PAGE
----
Almost 50 members gathered in St Peter’s Church Londonderry for the annual Overseas meeting, where the guest speaker was Revd Carmen Hayes. Following the bible reading by Jennifer Given, Mark Ch 14 v1-9 and the intersessions led by President Jacqui, Revd Carmen shared with everyone stories of transformation that have taken place in Madi West Nile Diocese since her last visit five years ago.
Speaking with passion and humour Revd Carmen informed members that although quite a challenging trip in respect of the travel, limited and different food, the fact that there was no electricity or hot water in their guest house and the abundance of mosquitos, her META Team all agreed God had a hand in bringing them together to minister to, help and encourage everyone they met.
In Uganda a lack of education is a huge problem, as 70% of the population are uneducated. 84% are Christian and 14% have an Islamic background and it is estimated that 25% of girls give birth in their teens. Uganda has a constant influx of refugees coming across their borders from war torn Republic of Congo and South Sudan, one and a half million to date.
Revd Carmen explained that Mothers’ Union in the area are a mighty force, having an influential roll in local politics and a huge influence on both health and social issues.
Since her first visit there has been a marked improvement in health care. Kuluva Hospital has been upgraded with a new reception area and triage. The maternity unit is under repair and although the incubators are old fashioned, they still work! Young girls giving birth are taken to a catchment facility, but discharged home the following day with their babies. The team met Heather Sharland a midwife from Draperstown who works with these young girls, supporting and caring for them as much as possible, but the baby mortality rate among them is high.
Revd Carmen was delighted to meet up with Revd Alice, the former Mothers’ Union representative and now a parish priest. She was introduced to Vicky the new representative whom she described as a wonderful girl. Vicky had arranged to take her and the team to the prison, explaining that they pay for and take 2 kilos of brown sugar with them each week to sweeten the porridge given to the ladies each morning. These ladies are given 2 yellow dresses to wear while in custody and if their babies have been imprisoned with them, leave at the age of 3 years.
Arrangements were made for the team to visit a reception area where the refugees from Congo arrive. Here their details including tribe are taken, food and healthcare administered if needed, showers made available and within one week all are transported to appropriate camps. Everything is organised with military precision and Revd Carmen and the team were filled with hope for their futures.
Moving on to visit three of these camps the team were amazed at the work being done to help the refugees help themselves. In one soap making was being taught and these bars were sold in the local marketplace. In another delicious biscuits were made for sale, if there were any left over the children were indulged! In another a Barber shop had been set up and many taught to use the hair clippers powered by solar panels. Emphasis is on building their capabilities to enable them to identify their needs and act to reduce poverty and hunger and promote good health. The whole team were filled with optimism and confidence that good things were happening for the future of these displaced people.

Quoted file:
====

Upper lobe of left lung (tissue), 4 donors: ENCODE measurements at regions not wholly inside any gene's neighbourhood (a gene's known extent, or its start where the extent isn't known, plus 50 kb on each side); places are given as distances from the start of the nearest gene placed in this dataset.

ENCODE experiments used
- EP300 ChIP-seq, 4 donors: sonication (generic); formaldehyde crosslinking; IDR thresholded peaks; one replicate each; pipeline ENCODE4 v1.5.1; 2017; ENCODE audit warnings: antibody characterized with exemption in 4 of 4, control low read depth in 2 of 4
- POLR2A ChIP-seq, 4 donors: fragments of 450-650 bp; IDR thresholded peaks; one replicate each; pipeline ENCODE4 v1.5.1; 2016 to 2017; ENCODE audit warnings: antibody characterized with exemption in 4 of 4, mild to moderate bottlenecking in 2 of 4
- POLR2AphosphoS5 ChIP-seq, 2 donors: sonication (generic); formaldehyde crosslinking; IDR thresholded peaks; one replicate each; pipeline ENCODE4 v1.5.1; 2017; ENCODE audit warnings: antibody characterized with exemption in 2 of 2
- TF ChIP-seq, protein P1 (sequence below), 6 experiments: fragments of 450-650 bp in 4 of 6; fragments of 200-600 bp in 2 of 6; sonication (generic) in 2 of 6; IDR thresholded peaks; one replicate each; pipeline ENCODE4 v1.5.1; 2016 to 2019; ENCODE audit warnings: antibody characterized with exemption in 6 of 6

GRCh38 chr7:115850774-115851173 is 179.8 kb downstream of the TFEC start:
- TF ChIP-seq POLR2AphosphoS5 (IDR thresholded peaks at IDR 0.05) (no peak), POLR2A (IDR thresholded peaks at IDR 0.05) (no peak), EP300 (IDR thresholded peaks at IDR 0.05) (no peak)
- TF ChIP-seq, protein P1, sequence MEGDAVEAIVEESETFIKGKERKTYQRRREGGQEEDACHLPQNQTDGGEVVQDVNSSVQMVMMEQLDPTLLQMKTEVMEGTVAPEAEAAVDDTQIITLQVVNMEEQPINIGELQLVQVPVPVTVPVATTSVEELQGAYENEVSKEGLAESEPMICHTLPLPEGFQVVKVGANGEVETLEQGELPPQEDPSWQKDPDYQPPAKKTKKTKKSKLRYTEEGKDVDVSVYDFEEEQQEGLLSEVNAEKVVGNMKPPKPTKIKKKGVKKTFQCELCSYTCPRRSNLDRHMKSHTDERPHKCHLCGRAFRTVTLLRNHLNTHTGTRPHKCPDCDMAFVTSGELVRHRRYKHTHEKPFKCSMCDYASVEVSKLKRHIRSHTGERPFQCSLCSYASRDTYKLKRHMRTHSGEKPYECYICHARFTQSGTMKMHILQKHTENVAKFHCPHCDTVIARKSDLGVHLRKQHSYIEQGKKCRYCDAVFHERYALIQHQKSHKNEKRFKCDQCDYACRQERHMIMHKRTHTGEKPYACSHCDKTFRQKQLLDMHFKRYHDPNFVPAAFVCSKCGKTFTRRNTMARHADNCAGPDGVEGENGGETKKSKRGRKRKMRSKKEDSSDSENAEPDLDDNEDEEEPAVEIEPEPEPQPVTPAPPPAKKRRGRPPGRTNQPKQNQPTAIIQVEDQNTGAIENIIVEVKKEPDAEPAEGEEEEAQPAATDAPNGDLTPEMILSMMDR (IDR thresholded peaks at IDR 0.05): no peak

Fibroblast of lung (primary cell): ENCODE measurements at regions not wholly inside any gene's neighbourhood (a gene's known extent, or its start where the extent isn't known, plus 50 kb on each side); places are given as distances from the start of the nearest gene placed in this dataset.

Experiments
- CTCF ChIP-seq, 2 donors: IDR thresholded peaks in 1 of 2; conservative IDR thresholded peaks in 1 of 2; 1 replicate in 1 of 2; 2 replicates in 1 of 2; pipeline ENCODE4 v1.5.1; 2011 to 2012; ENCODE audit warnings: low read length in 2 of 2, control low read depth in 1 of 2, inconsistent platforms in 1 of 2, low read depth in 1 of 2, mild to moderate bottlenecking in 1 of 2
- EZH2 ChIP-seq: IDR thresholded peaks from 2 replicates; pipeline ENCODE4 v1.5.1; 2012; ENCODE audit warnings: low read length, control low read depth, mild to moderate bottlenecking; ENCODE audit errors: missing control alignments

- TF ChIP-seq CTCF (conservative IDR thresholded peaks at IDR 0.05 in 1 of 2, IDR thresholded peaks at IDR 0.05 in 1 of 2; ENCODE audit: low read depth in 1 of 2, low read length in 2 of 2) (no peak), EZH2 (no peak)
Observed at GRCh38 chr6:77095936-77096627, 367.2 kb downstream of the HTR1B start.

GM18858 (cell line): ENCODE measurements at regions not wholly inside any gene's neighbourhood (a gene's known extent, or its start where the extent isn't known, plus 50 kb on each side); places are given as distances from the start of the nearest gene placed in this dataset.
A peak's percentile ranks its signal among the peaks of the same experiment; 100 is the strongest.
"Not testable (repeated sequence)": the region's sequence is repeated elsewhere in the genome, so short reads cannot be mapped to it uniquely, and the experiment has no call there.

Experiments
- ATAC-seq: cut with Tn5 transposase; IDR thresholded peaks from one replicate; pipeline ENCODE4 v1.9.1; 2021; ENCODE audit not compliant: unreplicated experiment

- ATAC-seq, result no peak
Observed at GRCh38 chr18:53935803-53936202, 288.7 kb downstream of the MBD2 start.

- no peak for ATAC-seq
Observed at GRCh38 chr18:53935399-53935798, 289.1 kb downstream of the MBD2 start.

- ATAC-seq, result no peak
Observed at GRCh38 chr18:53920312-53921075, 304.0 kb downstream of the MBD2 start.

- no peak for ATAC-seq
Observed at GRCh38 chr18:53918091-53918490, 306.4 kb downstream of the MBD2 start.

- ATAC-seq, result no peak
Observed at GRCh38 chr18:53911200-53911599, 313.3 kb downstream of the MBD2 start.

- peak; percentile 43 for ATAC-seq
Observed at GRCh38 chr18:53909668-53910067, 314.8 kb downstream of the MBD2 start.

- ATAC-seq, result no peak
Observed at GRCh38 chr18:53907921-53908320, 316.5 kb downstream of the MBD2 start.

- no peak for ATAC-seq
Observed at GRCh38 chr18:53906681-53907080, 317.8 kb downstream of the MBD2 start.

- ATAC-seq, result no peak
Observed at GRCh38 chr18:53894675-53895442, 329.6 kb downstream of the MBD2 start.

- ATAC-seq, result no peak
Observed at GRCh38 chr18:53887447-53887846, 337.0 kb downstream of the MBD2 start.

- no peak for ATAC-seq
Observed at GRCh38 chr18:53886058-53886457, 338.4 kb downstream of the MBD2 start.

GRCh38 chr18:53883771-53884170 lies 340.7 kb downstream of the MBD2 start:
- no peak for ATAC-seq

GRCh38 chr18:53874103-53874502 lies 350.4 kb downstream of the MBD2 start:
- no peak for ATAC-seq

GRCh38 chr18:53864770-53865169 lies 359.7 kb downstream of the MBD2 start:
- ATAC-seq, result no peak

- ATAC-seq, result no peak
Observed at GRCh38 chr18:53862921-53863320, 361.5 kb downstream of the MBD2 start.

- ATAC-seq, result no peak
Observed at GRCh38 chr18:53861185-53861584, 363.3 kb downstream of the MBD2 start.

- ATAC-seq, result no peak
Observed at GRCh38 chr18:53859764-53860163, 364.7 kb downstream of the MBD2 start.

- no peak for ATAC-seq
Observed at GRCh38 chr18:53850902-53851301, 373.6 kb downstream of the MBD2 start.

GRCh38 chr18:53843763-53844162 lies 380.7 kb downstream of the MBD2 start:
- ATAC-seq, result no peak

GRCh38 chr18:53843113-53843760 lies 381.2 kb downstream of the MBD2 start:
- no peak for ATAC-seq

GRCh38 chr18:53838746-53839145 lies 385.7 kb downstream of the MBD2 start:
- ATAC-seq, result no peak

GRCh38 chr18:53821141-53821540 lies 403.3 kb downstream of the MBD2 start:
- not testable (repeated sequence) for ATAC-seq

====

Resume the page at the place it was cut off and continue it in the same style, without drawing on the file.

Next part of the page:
Attending the Clergy Conference, the team met with Bishop Collins Andaku and his wife Plane, a very hands on Mothers’ Union member. The Cathedral has been refurbished and can be used as a youth centre, a much needed facility, considering the number of children. A new church has been built holding 400 people and three services are held each Sunday where they sing, dance and pray. There are 1700 children attached to the Sunday School. With practical support and the truth of the Gospel there is much fellowship and community spirit among the people.
A rural development programme has been set up where families can borrow money from a central source, much like the Credit Union. This money can be used to fund their projects and repaid when in profit. Families have been taught crafts, which can be sold or exchanged, the rudiments of farming, such as the type of crops to grow and how to look after animals and this is making a huge difference in the amount of money they can earn.
Progress is being made and lives are being changed, and even though much remains to be done in Madi West Nile Revd Carmen and her team were encouraged and uplifted by the changes and transformations that have taken place.
Revd Carmen concluded her talk by encouraging members not to isolate people like the Ugandan Loser buffalo, or judge people on their outward appearance, but embrace them into the church family, supporting and encouraging them to the glory of God.
At the end of the meeting thanks were extended to Revd Carmen by Anne Smith and President Jacqui and Overseas certificates were presented to each branch.